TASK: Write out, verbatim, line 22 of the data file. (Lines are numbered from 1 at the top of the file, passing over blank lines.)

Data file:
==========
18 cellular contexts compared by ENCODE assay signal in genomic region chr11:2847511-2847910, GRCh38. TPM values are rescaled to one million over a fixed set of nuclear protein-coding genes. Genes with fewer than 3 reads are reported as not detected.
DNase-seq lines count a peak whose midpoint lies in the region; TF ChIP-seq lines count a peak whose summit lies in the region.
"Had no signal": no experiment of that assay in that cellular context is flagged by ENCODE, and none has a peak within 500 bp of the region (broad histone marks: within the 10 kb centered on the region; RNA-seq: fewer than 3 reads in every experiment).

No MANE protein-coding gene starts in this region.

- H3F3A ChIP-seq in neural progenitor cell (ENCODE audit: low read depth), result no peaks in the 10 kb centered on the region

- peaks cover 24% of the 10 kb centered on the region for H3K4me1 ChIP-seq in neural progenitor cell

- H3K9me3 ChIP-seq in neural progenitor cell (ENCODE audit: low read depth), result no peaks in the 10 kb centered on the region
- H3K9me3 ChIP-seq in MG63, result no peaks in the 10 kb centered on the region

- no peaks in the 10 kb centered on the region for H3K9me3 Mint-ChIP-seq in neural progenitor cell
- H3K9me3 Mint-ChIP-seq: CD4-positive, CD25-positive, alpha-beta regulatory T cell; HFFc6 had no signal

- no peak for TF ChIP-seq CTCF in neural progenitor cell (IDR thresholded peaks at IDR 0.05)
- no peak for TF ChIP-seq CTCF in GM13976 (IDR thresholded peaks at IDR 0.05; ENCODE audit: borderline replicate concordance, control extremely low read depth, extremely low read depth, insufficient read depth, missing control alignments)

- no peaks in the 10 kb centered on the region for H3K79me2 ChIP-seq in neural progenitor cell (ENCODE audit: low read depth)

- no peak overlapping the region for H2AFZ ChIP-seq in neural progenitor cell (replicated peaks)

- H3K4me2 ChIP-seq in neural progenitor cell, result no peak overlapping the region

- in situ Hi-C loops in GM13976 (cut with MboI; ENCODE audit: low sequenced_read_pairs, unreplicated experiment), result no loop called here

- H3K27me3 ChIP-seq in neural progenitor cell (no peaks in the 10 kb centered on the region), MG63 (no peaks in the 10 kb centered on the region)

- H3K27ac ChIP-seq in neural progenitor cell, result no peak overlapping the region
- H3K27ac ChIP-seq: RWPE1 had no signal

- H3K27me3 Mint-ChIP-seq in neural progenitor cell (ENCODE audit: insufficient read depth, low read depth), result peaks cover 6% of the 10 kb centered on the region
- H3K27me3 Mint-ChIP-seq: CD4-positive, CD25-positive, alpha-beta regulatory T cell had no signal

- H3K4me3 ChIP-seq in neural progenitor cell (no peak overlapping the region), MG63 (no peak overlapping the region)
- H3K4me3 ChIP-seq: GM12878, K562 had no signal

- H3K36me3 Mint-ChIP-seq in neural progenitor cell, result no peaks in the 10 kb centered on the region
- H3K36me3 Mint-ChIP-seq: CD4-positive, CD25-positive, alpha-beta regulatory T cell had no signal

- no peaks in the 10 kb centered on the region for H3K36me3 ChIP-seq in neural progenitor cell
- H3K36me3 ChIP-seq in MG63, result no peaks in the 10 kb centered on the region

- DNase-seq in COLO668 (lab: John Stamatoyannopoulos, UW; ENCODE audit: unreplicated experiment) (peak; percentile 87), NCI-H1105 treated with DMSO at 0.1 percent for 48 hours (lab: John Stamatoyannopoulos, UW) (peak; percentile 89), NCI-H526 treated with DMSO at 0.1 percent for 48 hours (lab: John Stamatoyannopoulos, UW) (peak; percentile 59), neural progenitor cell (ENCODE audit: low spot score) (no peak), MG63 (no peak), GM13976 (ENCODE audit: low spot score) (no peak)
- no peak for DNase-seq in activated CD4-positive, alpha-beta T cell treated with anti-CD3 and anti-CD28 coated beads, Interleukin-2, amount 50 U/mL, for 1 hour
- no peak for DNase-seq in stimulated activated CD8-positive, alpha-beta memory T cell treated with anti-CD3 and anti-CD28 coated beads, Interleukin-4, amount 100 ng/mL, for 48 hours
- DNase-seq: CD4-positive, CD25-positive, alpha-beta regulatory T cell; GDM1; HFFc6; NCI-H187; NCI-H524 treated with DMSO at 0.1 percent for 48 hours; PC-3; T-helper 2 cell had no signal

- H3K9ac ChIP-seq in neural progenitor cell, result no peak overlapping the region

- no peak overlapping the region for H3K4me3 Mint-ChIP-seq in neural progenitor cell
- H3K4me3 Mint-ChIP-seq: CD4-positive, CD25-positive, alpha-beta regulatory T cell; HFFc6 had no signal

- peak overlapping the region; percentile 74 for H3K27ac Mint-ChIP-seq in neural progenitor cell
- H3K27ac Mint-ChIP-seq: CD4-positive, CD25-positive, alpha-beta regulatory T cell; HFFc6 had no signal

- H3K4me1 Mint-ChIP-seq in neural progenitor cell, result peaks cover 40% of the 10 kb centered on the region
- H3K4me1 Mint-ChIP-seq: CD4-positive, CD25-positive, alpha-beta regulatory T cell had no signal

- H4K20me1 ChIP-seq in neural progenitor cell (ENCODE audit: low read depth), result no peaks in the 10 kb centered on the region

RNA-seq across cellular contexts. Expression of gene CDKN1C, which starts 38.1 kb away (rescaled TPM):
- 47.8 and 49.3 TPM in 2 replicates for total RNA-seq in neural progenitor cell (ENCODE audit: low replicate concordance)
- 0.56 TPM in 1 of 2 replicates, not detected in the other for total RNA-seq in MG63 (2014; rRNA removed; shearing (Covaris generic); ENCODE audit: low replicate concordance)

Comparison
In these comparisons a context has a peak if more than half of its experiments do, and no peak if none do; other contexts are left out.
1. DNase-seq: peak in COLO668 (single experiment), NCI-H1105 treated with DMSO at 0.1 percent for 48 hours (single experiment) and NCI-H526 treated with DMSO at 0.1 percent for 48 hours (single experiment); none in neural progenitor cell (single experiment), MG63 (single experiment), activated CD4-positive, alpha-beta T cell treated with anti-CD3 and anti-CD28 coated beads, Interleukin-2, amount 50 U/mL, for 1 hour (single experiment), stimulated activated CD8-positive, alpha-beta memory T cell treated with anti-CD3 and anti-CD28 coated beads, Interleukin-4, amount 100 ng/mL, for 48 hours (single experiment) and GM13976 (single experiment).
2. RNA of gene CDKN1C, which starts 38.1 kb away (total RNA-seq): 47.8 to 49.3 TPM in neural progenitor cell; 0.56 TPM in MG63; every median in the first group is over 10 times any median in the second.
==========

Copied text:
- H3K4me3 ChIP-seq in neural progenitor cell (no peak overlapping the region), MG63 (no peak overlapping the region)